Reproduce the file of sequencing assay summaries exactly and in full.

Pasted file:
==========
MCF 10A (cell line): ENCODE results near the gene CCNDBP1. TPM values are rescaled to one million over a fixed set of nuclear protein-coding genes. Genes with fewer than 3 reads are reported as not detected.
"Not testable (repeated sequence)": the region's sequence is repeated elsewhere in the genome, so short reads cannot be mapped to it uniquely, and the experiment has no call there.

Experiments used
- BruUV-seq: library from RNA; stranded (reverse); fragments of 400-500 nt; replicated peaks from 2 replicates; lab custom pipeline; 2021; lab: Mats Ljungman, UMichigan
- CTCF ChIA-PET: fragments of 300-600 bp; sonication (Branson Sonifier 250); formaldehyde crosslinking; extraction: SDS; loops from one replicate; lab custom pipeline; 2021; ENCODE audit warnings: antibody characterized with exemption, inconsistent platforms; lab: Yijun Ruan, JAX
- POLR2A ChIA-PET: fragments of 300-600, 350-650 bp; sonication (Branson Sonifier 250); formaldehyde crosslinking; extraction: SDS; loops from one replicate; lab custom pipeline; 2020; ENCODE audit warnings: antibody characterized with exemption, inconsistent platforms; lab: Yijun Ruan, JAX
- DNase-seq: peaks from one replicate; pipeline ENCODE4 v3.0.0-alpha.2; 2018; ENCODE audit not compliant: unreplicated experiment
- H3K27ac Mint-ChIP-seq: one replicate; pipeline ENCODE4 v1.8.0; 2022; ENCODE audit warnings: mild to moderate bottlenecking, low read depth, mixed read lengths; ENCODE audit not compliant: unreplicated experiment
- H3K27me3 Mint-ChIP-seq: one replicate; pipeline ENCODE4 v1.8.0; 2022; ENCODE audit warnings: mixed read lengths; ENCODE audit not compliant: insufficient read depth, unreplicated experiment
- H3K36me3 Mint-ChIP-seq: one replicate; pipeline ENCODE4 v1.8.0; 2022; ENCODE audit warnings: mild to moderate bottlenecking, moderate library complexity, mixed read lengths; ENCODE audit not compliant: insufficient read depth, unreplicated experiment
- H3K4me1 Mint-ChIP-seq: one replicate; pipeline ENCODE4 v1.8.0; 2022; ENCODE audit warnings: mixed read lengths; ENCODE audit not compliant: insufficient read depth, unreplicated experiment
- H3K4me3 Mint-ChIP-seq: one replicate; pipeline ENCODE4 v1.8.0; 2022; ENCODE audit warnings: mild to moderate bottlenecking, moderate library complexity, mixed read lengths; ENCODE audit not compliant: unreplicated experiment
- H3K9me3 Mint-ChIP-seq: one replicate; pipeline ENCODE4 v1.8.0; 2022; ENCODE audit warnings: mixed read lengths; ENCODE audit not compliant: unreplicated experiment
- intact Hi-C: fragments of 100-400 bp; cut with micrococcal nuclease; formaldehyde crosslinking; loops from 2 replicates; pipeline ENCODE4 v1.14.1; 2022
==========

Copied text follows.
MCF 10A (cell line): ENCODE results near the gene CCNDBP1. TPM values are rescaled to one million over a fixed set of nuclear protein-coding genes. Genes with fewer than 3 reads are reported as not detected.
"Not testable (repeated sequence)": the region's sequence is repeated elsewhere in the genome, so short reads cannot be mapped to it uniquely, and the experiment has no call there.

Experiments used
- BruUV-seq: library from RNA; stranded (reverse); fragments of 400-500 nt; replicated peaks from 2 replicates; lab custom pipeline; 2021; lab: Mats Ljungman, UMichigan
- CTCF ChIA-PET: fragments of 300-600 bp; sonication (Branson Sonifier 250); formaldehyde crosslinking; extraction: SDS; loops from one replicate; lab custom pipeline; 2021; ENCODE audit warnings: antibody characterized with exemption, inconsistent platforms; lab: Yijun Ruan, JAX
- POLR2A ChIA-PET: fragments of 300-600, 350-650 bp; sonication (Branson Sonifier 250); formaldehyde crosslinking; extraction: SDS; loops from one replicate; lab custom pipeline; 2020; ENCODE audit warnings: antibody characterized with exemption, inconsistent platforms; lab: Yijun Ruan, JAX
- DNase-seq: peaks from one replicate; pipeline ENCODE4 v3.0.0-alpha.2; 2018; ENCODE audit not compliant: unreplicated experiment
- H3K27ac Mint-ChIP-seq: one replicate; pipeline ENCODE4 v1.8.0; 2022; ENCODE audit warnings: mild to moderate bottlenecking, low read depth, mixed read lengths; ENCODE audit not compliant: unreplicated experiment
- H3K27me3 Mint-ChIP-seq: one replicate; pipeline ENCODE4 v1.8.0; 2022; ENCODE audit warnings: mixed read lengths; ENCODE audit not compliant: insufficient read depth, unreplicated experiment
- H3K36me3 Mint-ChIP-seq: one replicate; pipeline ENCODE4 v1.8.0; 2022; ENCODE audit warnings: mild to moderate bottlenecking, moderate library complexity, mixed read lengths; ENCODE audit not compliant: insufficient read depth, unreplicated experiment
- H3K4me1 Mint-ChIP-seq: one replicate; pipeline ENCODE4 v1.8.0; 2022; ENCODE audit warnings: mixed read lengths; ENCODE audit not compliant: insufficient read depth, unreplicated experiment
- H3K4me3 Mint-ChIP-seq: one replicate; pipeline ENCODE4 v1.8.0; 2022; ENCODE audit warnings: mild to moderate bottlenecking, moderate library complexity, mixed read lengths; ENCODE audit not compliant: unreplicated experiment
- H3K9me3 Mint-ChIP-seq: one replicate; pipeline ENCODE4 v1.8.0; 2022; ENCODE audit warnings: mixed read lengths; ENCODE audit not compliant: unreplicated experiment
- intact Hi-C: fragments of 100-400 bp; cut with micrococcal nuclease; formaldehyde crosslinking; loops from 2 replicates; pipeline ENCODE4 v1.14.1; 2022